Self-alignment may be advantageous since it may allow devices to be made smaller because some misalignment tolerances need not be included in the design. These misalignment tolerances may require the device to be larger to compensate for the misalignment between features.
Moreover, in many applications the misalignment influences the operating effectiveness of the device. Thus, it is highly desirable to coordinate features such that subsequent features are aligned with previous ones.
Another example of a self-alignment technique applied to semiconductor devices arises in the field of field emission displays. Field emission displays use electron emission from an emitter to illuminate a screen which displays a corresponding image for the user. These devices can be used in a variety of electronic displays such as laptop computer displays.
In field emission displays it is desirable to align the extractor or grid to the emitter. The extractor, situated between the emitter and the screen, is charged such that it can extract electrons from the emitter and accelerate them toward the screen.
One technique for self-aligning the extractor to the emitter is to use a chemical mechanical polishing process. After the emitters are formed they may be covered with a generally conformal layer of oxide followed by a generally conformal layer of a conductive material such as silicon. Because of the conical shape of the emitter, the portion of the dielectric and conductive layers over the emitter, forms a hump or hillock on the semiconductor surface. By using a chemical mechanical polishing process the hillock can be removed down to the oxide layer, leaving in effect, an opening in the conductive layer which is self-aligned to the emitter. The conductive layer opening is self-aligned to the emitter because it was the shape of the emitter itself, in cooperation with the chemical mechanical polishing process, which defined the opening in the conductive layer. The conductive layer ultimately becomes the extractor or grid associated with the emitter after a portion of the oxide layer between the extractor and the emitter has been removed.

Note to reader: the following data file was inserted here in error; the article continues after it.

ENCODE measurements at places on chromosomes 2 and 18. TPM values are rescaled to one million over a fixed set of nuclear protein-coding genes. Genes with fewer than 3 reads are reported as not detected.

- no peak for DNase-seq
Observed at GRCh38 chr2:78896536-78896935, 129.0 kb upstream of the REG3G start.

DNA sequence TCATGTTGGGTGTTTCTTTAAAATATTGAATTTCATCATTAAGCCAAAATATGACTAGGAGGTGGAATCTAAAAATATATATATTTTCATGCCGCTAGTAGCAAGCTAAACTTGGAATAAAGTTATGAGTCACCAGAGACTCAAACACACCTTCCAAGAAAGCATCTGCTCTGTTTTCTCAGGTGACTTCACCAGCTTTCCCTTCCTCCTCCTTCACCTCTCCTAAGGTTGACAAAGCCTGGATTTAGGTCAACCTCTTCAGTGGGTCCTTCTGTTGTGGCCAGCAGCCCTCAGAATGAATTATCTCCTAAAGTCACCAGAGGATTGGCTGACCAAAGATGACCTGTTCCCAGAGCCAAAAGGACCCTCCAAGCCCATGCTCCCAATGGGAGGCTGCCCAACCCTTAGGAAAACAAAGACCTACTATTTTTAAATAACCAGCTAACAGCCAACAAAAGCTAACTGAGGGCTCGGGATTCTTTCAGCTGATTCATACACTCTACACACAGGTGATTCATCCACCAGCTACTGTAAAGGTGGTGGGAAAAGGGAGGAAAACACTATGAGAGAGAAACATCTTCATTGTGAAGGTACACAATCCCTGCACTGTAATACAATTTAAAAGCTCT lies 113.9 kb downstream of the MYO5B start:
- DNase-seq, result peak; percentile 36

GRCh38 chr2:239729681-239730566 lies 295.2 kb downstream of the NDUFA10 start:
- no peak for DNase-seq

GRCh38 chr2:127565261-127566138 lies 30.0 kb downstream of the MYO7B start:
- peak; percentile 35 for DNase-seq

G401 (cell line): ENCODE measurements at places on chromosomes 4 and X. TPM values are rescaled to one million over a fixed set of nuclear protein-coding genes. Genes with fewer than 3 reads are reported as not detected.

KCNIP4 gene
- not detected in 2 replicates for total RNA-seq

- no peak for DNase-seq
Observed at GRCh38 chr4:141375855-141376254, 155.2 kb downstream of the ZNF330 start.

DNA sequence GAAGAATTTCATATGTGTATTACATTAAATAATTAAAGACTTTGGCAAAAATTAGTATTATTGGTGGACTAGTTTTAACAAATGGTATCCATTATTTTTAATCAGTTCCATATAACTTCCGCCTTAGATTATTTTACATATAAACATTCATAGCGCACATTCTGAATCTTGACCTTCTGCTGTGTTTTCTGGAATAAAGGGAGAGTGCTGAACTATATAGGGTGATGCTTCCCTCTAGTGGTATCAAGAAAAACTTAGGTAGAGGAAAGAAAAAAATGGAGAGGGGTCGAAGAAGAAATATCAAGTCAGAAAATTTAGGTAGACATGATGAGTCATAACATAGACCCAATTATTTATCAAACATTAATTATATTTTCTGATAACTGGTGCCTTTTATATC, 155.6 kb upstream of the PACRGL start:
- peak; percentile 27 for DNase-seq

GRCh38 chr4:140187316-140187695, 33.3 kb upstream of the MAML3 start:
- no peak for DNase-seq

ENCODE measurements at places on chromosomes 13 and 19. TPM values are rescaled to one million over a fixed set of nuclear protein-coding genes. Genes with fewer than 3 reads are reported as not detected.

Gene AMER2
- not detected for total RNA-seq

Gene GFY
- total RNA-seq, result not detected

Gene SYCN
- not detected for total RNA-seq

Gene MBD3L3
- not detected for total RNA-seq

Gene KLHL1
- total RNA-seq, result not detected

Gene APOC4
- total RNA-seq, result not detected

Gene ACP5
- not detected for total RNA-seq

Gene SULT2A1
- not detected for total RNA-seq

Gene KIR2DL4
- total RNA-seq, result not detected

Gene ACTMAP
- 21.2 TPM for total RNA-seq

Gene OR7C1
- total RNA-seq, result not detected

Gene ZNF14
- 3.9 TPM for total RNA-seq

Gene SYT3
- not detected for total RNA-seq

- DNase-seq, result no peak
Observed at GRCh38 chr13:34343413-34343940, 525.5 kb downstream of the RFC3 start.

An emitter, formed over a junction in a semiconductor layer, can be controlled to emit electrons through its tip. These electrons pass from the emitter tip through the opening in the extractor and are accelerated by the extractor potential towards a screen. When the electrons hit the screen they cause luminescence which the user perceives as an image.